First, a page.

It can take more than 10 years and a billion dollars to get one new drug approved, and less than 10 percent of drugs succeed in clinical trials. Part of the problem is that common techniques used to study drug candidates, such as simple cell cultures and mouse models, don’t accurately represent how a drug will behave in the human body, says Chengpeng Chen, assistant professor of chemistry and biochemistry.
The low success rate motivated Chen to pursue development of more realistic models of human organs, starting with the liver. The hope is that researchers will one day use these models early in the drug development process to rule out drug candidates that are doomed to fail later on. That way, companies can quickly divert resources to projects with more promise. A new five-year, $1.7 million grant from the National Institute for General Medical Science will support Chen’s interdisciplinary work.
Chen learned about the concept of “organs-on-a-chip” during his postdoctoral research. These 2D, usually plastic devices use tiny amounts of liquid in tiny tubes to imitate organ function. He was hooked on the idea of creating miniature, realistic models of human systems. In addition to supporting drug development studies, such systems can increase understanding of many diseases, without the ethical issues that accompany using animal or human subjects.
Recreating the liver—in miniature
Chen’s first goal is to perfect his liver model, which goes a step beyond an organ-on-a-chip. Instead of a 2D mimic in plastic tubes, “We’re mimicking everything—the cell types, the architecture, and also the 3D microenvironment of the cells,” he says. Ultimately, he hopes to expand to other organs, but the liver is an important place to start, he says. The liver is involved in the metabolism of many drugs, and liver diseases are common.
Other models have recreated single cell types in the liver, but if successful, Chen’s will be the first to include all four major cell types interacting with each other the way they do inside the body.
“We can recreate the architecture of the real tissue, so when we put the cell types together, we think they will show total liver function,” Chen says. “But if we want to study them separately, we can separate them easily.”
While this might sound like the beginning of a quest to grow artificial organs for transplant, “We’re not there yet,” Chen says. He and his group will create “miniaturized liver functional units” that represent all the functionality of the liver on a tiny scale, mainly for biomedical research purposes. While a complete liver contains about 500 billion cells, each model will have approximately 2 million cells and be about the size of a typical thumbtack.
The goal is to create a model that researchers anywhere can replicate. “We want to make this technology standardized and modular,” Chen says, “so that anyone can build the model like Legos.”
Once Chen’s team optimizes the model, Chen is interested in looking at how the extracellular matrix—the material in between cells that binds them together and helps shuttle material from cell to cell—influences activity inside the cell, and how it changes during the course of disease.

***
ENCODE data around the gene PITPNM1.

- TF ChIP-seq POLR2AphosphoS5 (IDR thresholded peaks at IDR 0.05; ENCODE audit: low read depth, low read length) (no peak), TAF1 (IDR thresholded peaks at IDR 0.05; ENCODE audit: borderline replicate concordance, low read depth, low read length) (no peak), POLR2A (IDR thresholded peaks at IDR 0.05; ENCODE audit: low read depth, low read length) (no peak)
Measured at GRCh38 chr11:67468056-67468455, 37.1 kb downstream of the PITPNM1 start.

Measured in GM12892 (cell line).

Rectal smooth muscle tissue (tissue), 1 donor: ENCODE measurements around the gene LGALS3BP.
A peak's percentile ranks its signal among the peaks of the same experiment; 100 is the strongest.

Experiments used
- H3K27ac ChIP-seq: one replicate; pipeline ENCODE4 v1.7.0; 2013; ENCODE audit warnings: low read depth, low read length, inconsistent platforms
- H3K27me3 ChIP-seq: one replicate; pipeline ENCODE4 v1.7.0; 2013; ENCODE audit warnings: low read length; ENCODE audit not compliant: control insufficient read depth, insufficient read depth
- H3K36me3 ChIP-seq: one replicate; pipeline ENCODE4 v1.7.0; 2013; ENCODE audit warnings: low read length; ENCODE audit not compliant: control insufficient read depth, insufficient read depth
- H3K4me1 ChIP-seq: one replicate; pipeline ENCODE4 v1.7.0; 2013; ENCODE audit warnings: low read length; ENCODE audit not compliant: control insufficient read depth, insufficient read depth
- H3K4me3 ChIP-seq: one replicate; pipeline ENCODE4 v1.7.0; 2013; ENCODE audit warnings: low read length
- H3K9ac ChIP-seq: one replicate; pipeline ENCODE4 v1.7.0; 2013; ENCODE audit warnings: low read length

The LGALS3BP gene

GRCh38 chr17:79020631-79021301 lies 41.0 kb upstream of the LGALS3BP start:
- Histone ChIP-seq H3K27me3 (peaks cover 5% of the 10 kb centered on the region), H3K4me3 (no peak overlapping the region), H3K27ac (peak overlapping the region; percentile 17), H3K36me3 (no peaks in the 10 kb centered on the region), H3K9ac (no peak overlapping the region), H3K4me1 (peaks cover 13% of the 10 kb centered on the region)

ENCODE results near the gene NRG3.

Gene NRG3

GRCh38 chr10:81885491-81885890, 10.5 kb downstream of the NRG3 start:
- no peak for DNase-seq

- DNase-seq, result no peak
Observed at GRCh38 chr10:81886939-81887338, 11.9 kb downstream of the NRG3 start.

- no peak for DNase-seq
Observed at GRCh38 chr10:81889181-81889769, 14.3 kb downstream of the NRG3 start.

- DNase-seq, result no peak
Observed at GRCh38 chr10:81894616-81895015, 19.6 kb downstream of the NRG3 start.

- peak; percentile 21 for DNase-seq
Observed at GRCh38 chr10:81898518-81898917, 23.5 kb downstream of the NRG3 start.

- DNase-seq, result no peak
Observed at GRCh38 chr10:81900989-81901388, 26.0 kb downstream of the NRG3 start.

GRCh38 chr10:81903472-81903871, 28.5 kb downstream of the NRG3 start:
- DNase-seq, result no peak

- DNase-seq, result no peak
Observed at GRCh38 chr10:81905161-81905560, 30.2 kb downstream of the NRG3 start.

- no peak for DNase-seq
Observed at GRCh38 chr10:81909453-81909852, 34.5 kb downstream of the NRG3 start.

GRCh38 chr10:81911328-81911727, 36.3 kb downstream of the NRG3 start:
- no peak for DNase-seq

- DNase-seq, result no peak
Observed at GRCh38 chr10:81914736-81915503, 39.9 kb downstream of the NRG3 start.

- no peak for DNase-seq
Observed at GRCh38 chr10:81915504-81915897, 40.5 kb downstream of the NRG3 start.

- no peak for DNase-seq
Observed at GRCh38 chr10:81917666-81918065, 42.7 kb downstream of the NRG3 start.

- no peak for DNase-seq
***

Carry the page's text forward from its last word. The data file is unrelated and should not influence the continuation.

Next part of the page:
A disease known as liver fibrosis induces changes in the extracellular matrix (ECM), stiffening and thickening the liver. Some researchers have looked at how the ECM affects various functions within liver cells, but not at how it may drive metabolic processes. That’s what Chen’s team will look at first with the new model, which should give more comprehensive results than looking at single cell types alone.
They’ll investigate how ECM changes affect essential metabolic pathways like energy production, construction of lipids and amino acids, and oxidative stress. Then they’ll conduct an untargeted sweep of all metabolites in the cell, measuring whether and how they are affected by ECM changes.
Shared facilities on campus administered by the College of Natural and Mathematical Sciences, such as the Keith Porter Imaging Facility and Molecular Characterization and Analysis Complex, will make the work possible.
Fighting fatal diseases
In the long term, “the ultimate biological goal is to find new therapies for fibrosis diseases,” Chen says. “New knowledge is needed. We’re starting with the liver in this project, because liver fibrosis is one of the most prevalent fibroses. And it’s fatal.”
Liver fibrosis is similar to cardiovascular diseases where tissue thickens, Chen explains. Earlier, “We initiated blood vessel studies, because in cardiovascular diseases, the blood vessels are stiffer. It’s called sclerosis, but it is very similar to fibrosis,” he says. “They both have extracellular matrix microstructure changes.”
There are other diseases that involve ECM changes, too. “If we can figure out how those changes cause disease,” Chen says, “it’s not just a fundamental science question, but also has biomedical applications.”
Some may be surprised that Chen is in the chemistry and biochemistry department, given the biological and even engineering nature of his work. Chen is part of a new generation of scientists that doesn’t hesitate to forge connections across disciplines.
“I really don’t see a boundary for chemistry work,” Chen says. With the new grant, he plans to add at least two new graduate students to the group, who will receive training in a wide range of techniques and disciplines.
Whether developing technologies to generate new models, measuring biological functions in tissues, or studying the roles of individual metabolites in chemical pathways, Chen’s work puts him at the frontier of scientific research and in position to have a significant public impact.